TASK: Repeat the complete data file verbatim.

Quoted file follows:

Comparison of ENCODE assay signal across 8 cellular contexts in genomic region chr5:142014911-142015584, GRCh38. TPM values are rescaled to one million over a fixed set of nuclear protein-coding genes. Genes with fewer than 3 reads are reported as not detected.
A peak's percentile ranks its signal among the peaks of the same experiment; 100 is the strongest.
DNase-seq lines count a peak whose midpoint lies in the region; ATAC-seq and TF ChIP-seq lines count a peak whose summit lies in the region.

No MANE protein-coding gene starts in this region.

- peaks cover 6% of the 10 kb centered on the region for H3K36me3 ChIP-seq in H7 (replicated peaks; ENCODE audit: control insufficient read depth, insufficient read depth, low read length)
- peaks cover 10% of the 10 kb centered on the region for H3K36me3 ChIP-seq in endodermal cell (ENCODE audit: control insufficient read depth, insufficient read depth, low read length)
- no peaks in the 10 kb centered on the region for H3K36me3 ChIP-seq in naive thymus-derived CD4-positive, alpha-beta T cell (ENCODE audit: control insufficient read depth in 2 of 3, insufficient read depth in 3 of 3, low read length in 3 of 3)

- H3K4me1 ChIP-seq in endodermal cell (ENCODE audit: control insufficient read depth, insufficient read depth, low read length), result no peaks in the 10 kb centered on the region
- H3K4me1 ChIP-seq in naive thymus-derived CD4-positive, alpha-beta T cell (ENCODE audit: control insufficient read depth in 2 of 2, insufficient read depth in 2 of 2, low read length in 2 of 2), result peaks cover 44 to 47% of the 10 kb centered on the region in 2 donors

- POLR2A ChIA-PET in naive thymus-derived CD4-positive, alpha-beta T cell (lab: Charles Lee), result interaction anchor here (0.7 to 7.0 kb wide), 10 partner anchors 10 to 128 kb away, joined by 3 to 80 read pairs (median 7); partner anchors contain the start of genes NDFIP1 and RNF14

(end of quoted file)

Comparison of ENCODE assay signal across 8 cellular contexts in genomic region chr5:142014911-142015584, GRCh38. TPM values are rescaled to one million over a fixed set of nuclear protein-coding genes. Genes with fewer than 3 reads are reported as not detected.
A peak's percentile ranks its signal among the peaks of the same experiment; 100 is the strongest.
DNase-seq lines count a peak whose midpoint lies in the region; ATAC-seq and TF ChIP-seq lines count a peak whose summit lies in the region.

No MANE protein-coding gene starts in this region.

- peaks cover 6% of the 10 kb centered on the region for H3K36me3 ChIP-seq in H7 (replicated peaks; ENCODE audit: control insufficient read depth, insufficient read depth, low read length)
- peaks cover 10% of the 10 kb centered on the region for H3K36me3 ChIP-seq in endodermal cell (ENCODE audit: control insufficient read depth, insufficient read depth, low read length)
- no peaks in the 10 kb centered on the region for H3K36me3 ChIP-seq in naive thymus-derived CD4-positive, alpha-beta T cell (ENCODE audit: control insufficient read depth in 2 of 3, insufficient read depth in 3 of 3, low read length in 3 of 3)

- H3K4me1 ChIP-seq in endodermal cell (ENCODE audit: control insufficient read depth, insufficient read depth, low read length), result no peaks in the 10 kb centered on the region
- H3K4me1 ChIP-seq in naive thymus-derived CD4-positive, alpha-beta T cell (ENCODE audit: control insufficient read depth in 2 of 2, insufficient read depth in 2 of 2, low read length in 2 of 2), result peaks cover 44 to 47% of the 10 kb centered on the region in 2 donors

- POLR2A ChIA-PET in naive thymus-derived CD4-positive, alpha-beta T cell (lab: Charles Lee), result interaction anchor here (0.7 to 7.0 kb wide), 10 partner anchors 10 to 128 kb away, joined by 3 to 80 read pairs (median 7); partner anchors contain the start of genes NDFIP1 and RNF14